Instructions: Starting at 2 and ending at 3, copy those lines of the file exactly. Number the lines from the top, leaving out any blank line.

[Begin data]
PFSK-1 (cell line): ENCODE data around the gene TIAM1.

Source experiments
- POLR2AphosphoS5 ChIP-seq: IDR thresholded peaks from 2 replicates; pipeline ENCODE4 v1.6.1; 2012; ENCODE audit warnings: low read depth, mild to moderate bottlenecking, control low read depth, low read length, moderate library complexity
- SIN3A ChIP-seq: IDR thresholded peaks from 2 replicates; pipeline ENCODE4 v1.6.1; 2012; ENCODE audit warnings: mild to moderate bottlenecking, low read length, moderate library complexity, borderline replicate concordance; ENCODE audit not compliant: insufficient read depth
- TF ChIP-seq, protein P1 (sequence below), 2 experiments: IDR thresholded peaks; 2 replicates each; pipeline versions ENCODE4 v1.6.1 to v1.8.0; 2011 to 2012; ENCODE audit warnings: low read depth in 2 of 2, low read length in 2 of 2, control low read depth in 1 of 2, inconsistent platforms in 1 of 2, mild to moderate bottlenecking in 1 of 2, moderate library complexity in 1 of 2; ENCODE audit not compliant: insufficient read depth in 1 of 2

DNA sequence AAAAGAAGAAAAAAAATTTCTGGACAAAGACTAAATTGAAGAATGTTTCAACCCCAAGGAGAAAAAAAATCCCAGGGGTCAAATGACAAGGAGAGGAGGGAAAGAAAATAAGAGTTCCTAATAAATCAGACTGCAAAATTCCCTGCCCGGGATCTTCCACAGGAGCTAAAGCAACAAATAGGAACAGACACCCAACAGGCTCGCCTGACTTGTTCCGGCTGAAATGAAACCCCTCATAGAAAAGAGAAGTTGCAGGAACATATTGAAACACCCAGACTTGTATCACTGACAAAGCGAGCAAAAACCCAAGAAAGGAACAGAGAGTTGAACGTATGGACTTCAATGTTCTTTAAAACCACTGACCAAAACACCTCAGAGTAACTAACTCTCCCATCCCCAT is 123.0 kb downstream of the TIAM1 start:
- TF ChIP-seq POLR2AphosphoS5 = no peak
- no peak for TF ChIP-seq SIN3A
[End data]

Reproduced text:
Source experiments
- POLR2AphosphoS5 ChIP-seq: IDR thresholded peaks from 2 replicates; pipeline ENCODE4 v1.6.1; 2012; ENCODE audit warnings: low read depth, mild to moderate bottlenecking, control low read depth, low read length, moderate library complexity